A multitude of factors can cause chronic low milk supply: pre-existing conditions such as hormonal disruptions from conditions including thyroid disease, PCOS, or insulin resistance may lead to insufficient milk production.⁴,⁵ The breast anatomy of the parent should also be taken into consideration when assessing milk supply. Patients with a history of breast augmentation or insufficient glandular tissue may not have the ability to produce enough milk.⁶ Lastly, significant postpartum blood loss or certain medications may reduce milk production.⁷-⁸ There is no sole determinant of chronic low milk supply, so all possible causes should be explored.
A chronic low milk supply diagnosis does not mean the breastfeeding journey has to end. Clinicians should work with these parents to understand their feeding goals and what works for their family. To continue breastfeeding, they will need to provide additional nutrition through formula or donor milk supplementation. The care team should work closely with these parents to develop a feeding plan.
These parents may be experiencing feelings of shame, inadequacy, or grief about losing the feeding journey they had planned. The mismatch between parent expectations and the reality of their feeding journey can lead to postpartum mental health struggles.⁹ Working with a mental health professional to support these parents is ideal. As a provider, thoroughly explain the tools at their disposal and support the parent’s decisions.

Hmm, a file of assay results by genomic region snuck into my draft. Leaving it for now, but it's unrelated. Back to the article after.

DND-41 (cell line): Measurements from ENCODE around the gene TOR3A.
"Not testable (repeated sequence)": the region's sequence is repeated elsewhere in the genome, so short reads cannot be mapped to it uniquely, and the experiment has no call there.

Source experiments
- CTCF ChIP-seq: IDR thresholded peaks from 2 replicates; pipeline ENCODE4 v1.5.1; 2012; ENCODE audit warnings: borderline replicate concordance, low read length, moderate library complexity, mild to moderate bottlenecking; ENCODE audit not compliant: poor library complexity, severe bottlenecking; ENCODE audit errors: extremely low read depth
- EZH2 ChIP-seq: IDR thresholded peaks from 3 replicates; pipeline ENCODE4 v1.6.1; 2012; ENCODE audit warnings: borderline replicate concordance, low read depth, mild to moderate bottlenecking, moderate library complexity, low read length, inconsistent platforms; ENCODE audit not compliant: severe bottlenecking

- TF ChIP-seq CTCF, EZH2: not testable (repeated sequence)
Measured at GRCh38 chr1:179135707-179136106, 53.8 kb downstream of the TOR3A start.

Download our patient handout on chronic low milk supply here.
¹Pillay, J., & Davis, T. J. (2021). Physiology, lactation. StatPearls.
²Peaker, M., & Wilde, C. J. (1996). Feedback control of milk secretion from milk. Journal of mammary gland biology and neoplasia.
³Lee, S., & Kelleher, S. L. (2016). Biological underpinnings of breastfeeding challenges: the role of genetics, diet, and environment on lactation physiology. American Journal of Physiology-Endocrinology and Metabolism [Internet].
⁴Morton, J.A. (1994) The clinical usefulness of breast milk sodium in the assessment of lactogenesis. Pediatrics[Internet].
⁵Biloš, L. S. K. (2017). Polycystic ovarian syndrome and low milk supply: Is insulin resistance the missing link?. Endocr Oncol Metab [Internet].
⁶Neifert, M., DeMarzo, S., Seacat, J., Young, D., Leff, M., & Orleans, M. (1990). The influence of breast surgery, breast appearance, and pregnancy‐induced breast changes on lactation sufficiency as measured by infant weight gain. Birth, [Internet].
⁷Henry, L., & Britz, S. P. (2013). Loss of Blood= Loss of Breast Milk? The Effect of Postpartum Hemorrhage on Breastfeeding Success. Journal of Obstetric, Gynecologic & Neonatal Nursing, [Internet].
⁸McGuire, T. M. (2018). Drugs affecting milk supply during lactation. Australian prescriber, [Internet].
⁹Elder, M., Murphy, L., Notestine, S., & Weber, A. (2022). Realigning Expectations With Reality: A Case Study on Maternal Mental Health During a Difficult Breastfeeding Journey. Journal of Human Lactation, 38(1), 190-196.